The International Committee of the Red Cross is calling for better controls on potentially dangerous biotechnology. The appeal is being made as concern mounts over Iraq's possible possession of weapons of mass destruction. The call came at a conference examining rapid advances in biotechnology.
Experts agree the world is on the verge of a revolution in biotechnology. They also agree these expected advances have enormous potential to benefit humanity, as well as great potential for abuse.
The International Committee of the Red Cross says history shows virtually every major scientific advance has been turned to hostile use.
Bearing this in mind, the ICRC is appealing to all political and military authorities, to scientists, and to the biotechnology and pharmaceutical industries, to work together for the effective control of potentially dangerous biotechnology.
Head of the ICRC's Mines and Arms Unit, Peter Herby, says governments must ensure that current prohibitions against the production and use of biological weapons are enforced.
"Unless urgent action is taken, the new age of biotechnology will give rise to a new age of warfare, which was already described in the ICRC's appeal against poisoned weapons in 1918, as one which will exceed the greatest barbarity the world has known. Over time, germs may replace bullets as the weapon of choice for many combatants. The implications for civilian populations and for human evolution are incalculable," Mr. Herby said.
Mr. Herby says these alarming possibilities are occurring at a time when efforts to strengthen implementation of the 1972 Biological Weapons Convention are at an impasse.
The Convention has been ratified by 144 nations, including the United States. It bans the development, stockpiling and production of germ warfare agents, but it has no enforcement mechanism.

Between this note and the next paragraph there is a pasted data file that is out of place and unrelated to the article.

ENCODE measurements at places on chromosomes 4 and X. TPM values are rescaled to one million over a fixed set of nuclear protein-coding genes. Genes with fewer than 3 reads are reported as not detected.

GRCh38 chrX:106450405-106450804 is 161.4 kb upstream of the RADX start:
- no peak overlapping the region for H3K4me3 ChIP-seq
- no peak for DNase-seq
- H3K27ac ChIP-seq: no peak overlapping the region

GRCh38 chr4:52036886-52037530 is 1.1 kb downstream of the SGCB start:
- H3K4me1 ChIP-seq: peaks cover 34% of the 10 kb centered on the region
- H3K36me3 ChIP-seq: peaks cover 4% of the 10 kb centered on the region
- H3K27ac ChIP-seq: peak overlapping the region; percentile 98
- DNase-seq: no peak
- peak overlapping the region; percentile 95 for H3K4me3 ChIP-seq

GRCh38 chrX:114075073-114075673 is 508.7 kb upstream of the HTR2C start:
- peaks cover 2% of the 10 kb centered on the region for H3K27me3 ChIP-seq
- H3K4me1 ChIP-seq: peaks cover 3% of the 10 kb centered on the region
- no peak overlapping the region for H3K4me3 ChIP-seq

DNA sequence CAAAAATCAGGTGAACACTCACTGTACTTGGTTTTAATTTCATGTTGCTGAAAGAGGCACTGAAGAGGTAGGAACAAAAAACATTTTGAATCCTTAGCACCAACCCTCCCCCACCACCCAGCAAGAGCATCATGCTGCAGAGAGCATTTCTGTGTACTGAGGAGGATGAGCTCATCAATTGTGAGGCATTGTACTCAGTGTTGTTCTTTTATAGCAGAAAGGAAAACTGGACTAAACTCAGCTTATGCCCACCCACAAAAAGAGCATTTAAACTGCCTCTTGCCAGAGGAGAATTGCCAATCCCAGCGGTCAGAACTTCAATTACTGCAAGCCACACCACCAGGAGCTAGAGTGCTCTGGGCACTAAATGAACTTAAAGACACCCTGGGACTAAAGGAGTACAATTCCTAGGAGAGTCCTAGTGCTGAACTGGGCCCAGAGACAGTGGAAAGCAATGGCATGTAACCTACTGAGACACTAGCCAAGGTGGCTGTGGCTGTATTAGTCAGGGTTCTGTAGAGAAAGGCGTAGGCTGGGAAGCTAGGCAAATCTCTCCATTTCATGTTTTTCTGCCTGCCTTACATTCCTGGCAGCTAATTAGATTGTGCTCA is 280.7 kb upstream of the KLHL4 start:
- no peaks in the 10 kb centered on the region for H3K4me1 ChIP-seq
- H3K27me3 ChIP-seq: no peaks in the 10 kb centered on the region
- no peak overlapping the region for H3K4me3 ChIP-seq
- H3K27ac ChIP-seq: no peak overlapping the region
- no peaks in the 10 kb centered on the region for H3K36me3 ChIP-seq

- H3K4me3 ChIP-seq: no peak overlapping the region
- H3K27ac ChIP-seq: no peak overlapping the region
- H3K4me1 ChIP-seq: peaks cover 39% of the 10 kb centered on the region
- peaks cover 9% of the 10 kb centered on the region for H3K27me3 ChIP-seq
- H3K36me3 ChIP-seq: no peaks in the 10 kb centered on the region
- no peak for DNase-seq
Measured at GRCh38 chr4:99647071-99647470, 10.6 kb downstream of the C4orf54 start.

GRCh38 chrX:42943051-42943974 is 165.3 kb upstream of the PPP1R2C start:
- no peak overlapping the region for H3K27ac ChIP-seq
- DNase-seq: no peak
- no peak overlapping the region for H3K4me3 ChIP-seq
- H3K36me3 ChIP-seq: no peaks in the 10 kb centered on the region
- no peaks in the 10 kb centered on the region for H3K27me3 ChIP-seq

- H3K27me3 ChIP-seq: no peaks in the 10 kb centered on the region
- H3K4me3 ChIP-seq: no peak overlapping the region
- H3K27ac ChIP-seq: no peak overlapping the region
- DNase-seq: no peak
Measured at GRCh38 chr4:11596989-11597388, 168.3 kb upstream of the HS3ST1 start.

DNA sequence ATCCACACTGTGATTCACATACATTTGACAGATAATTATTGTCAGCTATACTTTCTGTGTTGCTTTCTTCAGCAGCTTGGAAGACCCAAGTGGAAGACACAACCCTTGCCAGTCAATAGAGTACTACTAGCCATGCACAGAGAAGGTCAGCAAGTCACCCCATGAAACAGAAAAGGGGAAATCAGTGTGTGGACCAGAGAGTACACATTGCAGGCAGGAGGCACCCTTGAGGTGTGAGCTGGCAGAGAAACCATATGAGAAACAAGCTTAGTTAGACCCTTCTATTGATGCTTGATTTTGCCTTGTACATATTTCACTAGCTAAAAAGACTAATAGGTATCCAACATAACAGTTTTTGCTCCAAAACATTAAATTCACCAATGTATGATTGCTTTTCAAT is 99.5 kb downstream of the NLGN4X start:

After seven years of negotiations, the United States last year, rejected a plan aimed at strengthening the treaty.
U.S. officials said countries seeking to violate the treaty could circumvent the proposed changes, while inspections in countries that cooperate could compromise industrial trade secrets.
In November, the United Nations will host a review conference on new verification measures. The Bush Administration says it will not participate.
Mr. Herby says the United States also wants to delay further discussions on a protocol until 2006. "It is clearly going to be hampered if the U.S. is not participating in any future meetings. The world simply cannot afford to wait five years until this is addressed in a diplomatic and political arena. If you look at the last five years, you have had the mapping of the human genome and huge advances in science. We can only guess at what will happen in the next five years," Mr. Herbert said.
Absent a political and legal agreement, the International Committee of the Red Cross is urging the scientific community and biotech industry to adopt, what it calls, professional and industrial codes of conduct aimed at preventing the abuse of biological agents.